Many of life's problems and sorrows are inevitable, but feeling sorry for yourself is a choice. Whether you're drowning in student loan debt, or you're struggling to pass Advanced Calculus, indulging in self-pity won't fix your problems. If you're prone to feeling sorry for yourself when the going gets rough, train your brain to exchange self-pity with gratitude. Mentally strong people don't waste their time and energy thinking about the problem, instead they focus on creating a solution.
Talk to your professors: introduce yourself, ask questions, visit during office hours, and make sure they know your name. Be sincere in showing your efforts in the classroom. Your professors will begin to see that you are trying and your efforts will pay off. As a result, they will be more willing to go out of their way to help you, and you may even be able to use them as references later on.
We make dozens -- if not hundreds -- of choices every day with very little consideration of the risks we're taking. And in college, calculating those risks fall on your shoulders for the first time. It's up to you decide everything from what you're going to do on Friday night to what career path you're going to take. Often we base those choices on emotion, rather than the true level of risk. Making decisions based on your level of fear isn't an accurate way to calculate risk because emotions are often irrational and unreliable. You don't get to be extraordinary without taking risks, but it's important to learn how to accurately calculate those risks so you can make choices with confidence.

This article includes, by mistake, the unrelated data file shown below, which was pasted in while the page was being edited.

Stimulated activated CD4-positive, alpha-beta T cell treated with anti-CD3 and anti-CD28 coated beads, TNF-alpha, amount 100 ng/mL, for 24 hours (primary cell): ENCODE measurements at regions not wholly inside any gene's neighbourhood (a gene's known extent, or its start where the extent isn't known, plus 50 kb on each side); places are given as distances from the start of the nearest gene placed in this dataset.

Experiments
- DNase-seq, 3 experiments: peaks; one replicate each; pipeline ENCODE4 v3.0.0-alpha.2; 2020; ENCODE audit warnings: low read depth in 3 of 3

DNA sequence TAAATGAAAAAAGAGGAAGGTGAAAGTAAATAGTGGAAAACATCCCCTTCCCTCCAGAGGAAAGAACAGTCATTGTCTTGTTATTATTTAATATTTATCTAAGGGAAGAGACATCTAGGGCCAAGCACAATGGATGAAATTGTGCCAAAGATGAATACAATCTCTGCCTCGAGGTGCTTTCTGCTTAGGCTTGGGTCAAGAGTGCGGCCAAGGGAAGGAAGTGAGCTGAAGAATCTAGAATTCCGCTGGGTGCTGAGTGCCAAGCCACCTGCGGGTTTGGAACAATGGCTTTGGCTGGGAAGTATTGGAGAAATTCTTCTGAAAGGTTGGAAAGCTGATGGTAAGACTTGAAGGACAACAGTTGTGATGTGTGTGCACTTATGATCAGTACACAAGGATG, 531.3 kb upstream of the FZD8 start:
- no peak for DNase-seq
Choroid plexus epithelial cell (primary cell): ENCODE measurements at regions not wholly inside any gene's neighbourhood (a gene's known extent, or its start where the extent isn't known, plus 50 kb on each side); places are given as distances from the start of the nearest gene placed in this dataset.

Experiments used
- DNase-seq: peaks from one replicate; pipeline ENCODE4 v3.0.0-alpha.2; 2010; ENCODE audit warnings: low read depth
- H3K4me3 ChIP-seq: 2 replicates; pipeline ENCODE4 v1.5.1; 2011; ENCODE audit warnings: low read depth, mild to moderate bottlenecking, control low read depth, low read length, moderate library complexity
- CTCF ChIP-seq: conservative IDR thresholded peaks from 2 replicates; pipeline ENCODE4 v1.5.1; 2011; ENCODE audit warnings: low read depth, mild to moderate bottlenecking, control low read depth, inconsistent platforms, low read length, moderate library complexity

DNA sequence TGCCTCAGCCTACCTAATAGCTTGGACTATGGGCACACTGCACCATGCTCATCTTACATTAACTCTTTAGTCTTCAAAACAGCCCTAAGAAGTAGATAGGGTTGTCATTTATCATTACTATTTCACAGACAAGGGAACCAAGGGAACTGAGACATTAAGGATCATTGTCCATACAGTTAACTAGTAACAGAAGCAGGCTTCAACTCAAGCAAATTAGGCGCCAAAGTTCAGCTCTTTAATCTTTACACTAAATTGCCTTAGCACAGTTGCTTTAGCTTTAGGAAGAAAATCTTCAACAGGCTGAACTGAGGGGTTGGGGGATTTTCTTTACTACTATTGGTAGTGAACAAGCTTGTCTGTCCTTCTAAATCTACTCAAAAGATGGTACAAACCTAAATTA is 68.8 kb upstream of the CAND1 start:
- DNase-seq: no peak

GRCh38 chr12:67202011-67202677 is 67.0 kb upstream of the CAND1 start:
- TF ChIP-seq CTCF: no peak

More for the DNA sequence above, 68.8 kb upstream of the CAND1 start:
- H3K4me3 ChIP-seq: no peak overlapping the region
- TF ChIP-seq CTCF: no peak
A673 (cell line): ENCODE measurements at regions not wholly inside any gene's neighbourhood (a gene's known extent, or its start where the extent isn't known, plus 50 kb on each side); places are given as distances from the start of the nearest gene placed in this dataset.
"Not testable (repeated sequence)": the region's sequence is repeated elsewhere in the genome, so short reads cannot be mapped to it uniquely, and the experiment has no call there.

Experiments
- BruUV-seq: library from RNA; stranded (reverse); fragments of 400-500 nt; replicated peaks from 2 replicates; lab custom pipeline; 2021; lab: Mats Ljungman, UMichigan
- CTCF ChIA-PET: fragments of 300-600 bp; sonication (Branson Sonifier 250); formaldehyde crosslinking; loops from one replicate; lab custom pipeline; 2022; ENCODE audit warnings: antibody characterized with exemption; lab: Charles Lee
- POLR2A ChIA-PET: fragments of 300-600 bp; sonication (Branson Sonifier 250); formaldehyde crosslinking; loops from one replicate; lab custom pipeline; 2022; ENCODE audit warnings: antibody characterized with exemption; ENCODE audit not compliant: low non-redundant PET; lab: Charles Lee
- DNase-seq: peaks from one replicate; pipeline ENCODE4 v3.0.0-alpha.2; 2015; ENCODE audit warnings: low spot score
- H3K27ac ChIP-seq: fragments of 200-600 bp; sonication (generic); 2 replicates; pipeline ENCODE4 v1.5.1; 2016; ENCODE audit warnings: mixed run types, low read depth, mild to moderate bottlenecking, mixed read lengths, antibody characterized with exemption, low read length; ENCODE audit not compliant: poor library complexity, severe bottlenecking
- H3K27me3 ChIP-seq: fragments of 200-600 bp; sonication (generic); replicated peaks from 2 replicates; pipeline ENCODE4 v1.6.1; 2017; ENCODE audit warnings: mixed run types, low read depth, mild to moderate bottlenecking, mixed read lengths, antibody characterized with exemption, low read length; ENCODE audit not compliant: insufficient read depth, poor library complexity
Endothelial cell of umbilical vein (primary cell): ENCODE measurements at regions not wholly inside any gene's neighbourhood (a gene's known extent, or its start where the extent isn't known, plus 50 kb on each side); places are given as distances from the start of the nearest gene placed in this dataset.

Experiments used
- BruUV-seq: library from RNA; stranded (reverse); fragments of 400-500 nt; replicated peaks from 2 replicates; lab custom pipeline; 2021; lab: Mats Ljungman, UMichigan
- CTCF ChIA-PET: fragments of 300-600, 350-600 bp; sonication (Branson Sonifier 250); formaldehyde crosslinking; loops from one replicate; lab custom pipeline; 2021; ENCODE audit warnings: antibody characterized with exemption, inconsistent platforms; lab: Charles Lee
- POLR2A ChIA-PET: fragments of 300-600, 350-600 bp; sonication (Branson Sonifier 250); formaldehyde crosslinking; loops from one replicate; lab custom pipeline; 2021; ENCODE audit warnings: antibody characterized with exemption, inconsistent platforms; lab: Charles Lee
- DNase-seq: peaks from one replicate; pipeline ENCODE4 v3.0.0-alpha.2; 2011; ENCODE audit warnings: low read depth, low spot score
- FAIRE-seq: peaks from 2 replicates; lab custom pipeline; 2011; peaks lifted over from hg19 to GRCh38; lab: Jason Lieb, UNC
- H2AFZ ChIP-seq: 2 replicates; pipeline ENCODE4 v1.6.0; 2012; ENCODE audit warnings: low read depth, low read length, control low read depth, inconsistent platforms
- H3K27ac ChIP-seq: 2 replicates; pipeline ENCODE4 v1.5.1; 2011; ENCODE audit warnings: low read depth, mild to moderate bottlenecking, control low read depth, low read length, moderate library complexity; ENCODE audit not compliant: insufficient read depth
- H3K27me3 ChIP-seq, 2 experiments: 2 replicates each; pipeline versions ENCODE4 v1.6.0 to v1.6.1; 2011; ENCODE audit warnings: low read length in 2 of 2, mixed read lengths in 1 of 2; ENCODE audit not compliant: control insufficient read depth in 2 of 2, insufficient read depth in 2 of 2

While reflecting on the past and learning from it is a helpful part of building mental strength, ruminating can be harmful. Whether you were bullied in junior high, or still can't believe you didn't pass that class last semester, dwelling on it will only hold you back. Although moving forward can be hard -- especially if you've endured your share of misfortune -- it's a necessary step to becoming your best self.